Which kind of international system did emerge after the end of the Cold War? Is it a multipolar one, as someone argues, or we would rather describe it as a unipolar system, a definition over which scholars often agree? A second, but strictly related question concerns its nature: is the new system a stable or unstable one? In this article we provide a cursory review of the literature on these two subjects. The main conclusions reached can be summarized as follows. First, scholars usually agree that the system can be best defined as unipolar. Second, two definitions of stability exist: stability as peace, and, on the other side, stability as durability. Third, with reference to the latter definition, we argue that the current international system is a stable one (i.e. it has a great expected durability within the next decades). With reference to the former definition (stability as peace) there is a lack of both empirical and theoretical studies, and it would be premature to affirm a clear-cut conclusion. Even so, in the last part of the article some insights are drawn which suggest that the current system may be peaceful as long as the major powers are concerned. On the contrary, there is no evidence at the moment that such a pacific attitude would involve secondary states.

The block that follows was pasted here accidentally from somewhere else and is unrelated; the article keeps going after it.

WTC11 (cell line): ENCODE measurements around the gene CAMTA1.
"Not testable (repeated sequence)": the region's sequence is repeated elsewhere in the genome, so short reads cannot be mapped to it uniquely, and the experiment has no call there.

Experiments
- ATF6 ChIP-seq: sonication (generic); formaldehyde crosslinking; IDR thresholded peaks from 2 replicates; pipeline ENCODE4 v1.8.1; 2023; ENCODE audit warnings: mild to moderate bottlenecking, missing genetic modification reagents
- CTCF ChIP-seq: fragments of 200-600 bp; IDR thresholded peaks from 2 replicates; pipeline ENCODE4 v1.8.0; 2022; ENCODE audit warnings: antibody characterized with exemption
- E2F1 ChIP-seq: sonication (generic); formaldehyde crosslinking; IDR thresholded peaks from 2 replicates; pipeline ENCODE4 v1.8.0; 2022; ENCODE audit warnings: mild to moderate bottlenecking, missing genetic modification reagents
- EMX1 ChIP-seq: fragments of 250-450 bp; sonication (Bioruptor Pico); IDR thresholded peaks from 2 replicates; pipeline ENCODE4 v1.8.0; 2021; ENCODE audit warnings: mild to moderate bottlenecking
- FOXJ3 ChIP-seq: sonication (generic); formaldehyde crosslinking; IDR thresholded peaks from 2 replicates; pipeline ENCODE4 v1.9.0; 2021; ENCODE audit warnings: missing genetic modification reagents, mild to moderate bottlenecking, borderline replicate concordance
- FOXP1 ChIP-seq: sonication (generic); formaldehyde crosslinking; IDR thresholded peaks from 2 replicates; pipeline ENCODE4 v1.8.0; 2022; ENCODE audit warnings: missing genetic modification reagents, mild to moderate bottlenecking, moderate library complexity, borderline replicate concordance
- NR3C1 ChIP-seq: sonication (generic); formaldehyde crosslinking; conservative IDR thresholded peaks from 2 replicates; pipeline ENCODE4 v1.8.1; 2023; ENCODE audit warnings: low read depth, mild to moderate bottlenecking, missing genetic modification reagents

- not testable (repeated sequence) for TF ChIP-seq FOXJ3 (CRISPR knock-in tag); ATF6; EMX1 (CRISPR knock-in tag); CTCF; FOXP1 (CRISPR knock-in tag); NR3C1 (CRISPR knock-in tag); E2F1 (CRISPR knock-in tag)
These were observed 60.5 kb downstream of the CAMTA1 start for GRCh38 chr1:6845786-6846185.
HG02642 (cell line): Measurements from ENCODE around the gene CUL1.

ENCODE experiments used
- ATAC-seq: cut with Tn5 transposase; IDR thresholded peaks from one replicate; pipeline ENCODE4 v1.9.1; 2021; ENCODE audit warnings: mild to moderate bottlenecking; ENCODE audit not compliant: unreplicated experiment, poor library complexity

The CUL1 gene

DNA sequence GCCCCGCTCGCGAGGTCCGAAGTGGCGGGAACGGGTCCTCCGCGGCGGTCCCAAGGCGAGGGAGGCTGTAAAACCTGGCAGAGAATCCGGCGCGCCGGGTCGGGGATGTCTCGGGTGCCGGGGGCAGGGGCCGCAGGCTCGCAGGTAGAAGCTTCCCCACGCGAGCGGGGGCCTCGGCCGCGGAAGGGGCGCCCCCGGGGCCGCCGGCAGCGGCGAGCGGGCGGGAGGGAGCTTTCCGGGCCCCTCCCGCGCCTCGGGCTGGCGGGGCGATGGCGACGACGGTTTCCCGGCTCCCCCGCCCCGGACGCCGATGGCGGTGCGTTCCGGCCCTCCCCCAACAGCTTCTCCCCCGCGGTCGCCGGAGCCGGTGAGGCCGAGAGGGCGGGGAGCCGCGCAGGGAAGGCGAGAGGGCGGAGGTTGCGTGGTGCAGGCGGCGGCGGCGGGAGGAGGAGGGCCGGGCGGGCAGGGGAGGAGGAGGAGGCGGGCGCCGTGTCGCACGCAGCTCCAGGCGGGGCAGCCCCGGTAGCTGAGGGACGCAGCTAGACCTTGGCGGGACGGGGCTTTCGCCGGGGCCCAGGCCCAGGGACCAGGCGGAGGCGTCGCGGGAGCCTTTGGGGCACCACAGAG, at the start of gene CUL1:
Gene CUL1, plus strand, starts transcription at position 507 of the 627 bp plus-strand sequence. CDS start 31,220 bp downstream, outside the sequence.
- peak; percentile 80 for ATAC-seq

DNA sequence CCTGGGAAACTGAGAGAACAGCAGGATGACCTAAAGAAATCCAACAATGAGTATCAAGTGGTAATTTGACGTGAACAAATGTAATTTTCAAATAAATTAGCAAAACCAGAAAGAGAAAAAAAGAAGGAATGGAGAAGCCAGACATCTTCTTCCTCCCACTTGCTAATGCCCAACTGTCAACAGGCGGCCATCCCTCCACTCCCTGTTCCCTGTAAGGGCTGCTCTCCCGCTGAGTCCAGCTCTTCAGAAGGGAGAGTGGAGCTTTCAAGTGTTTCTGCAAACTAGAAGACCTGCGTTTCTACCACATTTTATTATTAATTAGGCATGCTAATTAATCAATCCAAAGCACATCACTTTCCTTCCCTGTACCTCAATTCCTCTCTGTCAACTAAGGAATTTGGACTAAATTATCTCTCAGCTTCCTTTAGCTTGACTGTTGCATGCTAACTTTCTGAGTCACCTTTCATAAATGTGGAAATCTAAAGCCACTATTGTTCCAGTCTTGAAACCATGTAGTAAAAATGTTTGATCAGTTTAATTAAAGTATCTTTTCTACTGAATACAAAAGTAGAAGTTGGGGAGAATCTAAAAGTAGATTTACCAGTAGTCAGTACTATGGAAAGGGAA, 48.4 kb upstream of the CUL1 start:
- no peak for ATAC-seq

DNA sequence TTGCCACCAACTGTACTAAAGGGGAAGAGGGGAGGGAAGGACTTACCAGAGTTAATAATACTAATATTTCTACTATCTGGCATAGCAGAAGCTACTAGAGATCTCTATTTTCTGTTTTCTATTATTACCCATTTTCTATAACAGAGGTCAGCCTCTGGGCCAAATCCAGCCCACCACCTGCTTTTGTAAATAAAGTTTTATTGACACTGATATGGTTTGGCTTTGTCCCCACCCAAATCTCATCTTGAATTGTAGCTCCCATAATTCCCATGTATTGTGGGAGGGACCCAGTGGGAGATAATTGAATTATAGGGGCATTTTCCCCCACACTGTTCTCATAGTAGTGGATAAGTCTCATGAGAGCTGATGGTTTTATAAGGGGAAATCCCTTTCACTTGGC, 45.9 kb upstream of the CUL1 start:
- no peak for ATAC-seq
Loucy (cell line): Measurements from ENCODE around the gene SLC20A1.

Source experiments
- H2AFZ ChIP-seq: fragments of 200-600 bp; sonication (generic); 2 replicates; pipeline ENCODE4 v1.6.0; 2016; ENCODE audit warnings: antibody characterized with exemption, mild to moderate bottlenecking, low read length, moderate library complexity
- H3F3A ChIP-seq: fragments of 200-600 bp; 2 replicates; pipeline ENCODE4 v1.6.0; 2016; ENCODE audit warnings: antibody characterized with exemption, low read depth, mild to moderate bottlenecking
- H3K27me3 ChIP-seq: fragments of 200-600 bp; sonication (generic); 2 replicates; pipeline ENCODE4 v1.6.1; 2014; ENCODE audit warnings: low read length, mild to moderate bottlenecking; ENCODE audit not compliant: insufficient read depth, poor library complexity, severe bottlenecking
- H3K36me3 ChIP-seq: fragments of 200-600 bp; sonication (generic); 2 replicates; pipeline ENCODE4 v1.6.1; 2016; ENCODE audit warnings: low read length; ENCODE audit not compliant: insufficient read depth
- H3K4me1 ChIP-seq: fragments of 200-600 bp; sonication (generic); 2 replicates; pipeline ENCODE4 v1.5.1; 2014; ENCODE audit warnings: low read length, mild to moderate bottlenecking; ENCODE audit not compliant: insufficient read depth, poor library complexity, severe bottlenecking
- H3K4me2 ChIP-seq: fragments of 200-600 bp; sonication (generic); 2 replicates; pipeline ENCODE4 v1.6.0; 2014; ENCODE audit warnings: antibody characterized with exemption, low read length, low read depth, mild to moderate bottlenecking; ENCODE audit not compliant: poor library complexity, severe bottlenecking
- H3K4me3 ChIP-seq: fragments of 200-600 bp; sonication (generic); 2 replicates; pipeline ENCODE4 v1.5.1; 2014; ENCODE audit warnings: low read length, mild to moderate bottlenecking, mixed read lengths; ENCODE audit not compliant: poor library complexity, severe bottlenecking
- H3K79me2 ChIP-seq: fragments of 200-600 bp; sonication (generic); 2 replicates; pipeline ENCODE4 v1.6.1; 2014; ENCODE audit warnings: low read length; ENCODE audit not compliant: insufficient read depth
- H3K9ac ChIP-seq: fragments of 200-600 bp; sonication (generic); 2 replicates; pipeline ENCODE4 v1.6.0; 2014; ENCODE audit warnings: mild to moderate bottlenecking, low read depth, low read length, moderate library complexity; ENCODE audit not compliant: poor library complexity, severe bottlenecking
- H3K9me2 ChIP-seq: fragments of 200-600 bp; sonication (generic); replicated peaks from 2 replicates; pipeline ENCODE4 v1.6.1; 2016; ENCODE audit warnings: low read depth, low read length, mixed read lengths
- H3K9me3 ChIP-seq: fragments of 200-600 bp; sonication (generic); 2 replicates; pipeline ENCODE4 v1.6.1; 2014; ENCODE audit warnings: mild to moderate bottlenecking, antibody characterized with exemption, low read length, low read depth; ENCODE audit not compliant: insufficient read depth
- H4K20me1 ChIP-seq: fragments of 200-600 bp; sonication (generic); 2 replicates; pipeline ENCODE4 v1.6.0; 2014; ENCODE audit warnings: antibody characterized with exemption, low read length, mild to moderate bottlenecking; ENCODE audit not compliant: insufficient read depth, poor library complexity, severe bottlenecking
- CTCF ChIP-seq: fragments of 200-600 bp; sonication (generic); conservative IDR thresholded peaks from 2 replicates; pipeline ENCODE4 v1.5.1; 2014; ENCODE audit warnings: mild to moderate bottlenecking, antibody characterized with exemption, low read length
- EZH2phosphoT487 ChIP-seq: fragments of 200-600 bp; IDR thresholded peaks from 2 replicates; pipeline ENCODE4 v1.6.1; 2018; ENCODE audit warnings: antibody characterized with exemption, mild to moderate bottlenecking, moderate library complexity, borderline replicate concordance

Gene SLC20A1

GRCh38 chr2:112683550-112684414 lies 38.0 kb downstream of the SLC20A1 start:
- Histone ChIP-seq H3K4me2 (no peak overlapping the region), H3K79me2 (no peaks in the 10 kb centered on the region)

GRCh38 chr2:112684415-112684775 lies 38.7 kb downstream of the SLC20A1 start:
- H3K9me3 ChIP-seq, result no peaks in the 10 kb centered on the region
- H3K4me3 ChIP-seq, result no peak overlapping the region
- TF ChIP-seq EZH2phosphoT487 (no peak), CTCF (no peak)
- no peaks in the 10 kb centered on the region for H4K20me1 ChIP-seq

La stabilità internazionale dopo la fine del bipolarismo

FIAMMENGHI, DAVIDE
2010

Abstract

Which kind of international system did emerge after the end of the Cold War? Is it a multipolar one, as someone argues, or we would rather describe it as a unipolar system, a definition over which scholars often agree? A second, but strictly related question concerns its nature: is the new system a stable or unstable one? In this article we provide a cursory review of the literature on these two subjects. The main conclusions reached can be summarized as follows. First, scholars usually agree that the system can be best defined as unipolar. Second, two definitions of stability exist: stability as peace, and, on the other side, stability as durability. Third, with reference to the latter definition, we argue that the current international system is a stable one (i.e. it has a great expected durability within the next decades). With reference to the former definition (stability as peace) there is a lack of both empirical and theoretical studies, and it would be premature to affirm a clear-cut conclusion. Even so, in the last part of the article some insights are drawn which suggest that the current system may be peaceful as long as the major powers are concerned. On the contrary, there is no evidence at the moment that such a pacific attitude would involve secondary states.
D. Fiammenghi
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Utilizza questo identificativo per citare o creare un link a questo documento: http://hdl.handle.net/11585/103673
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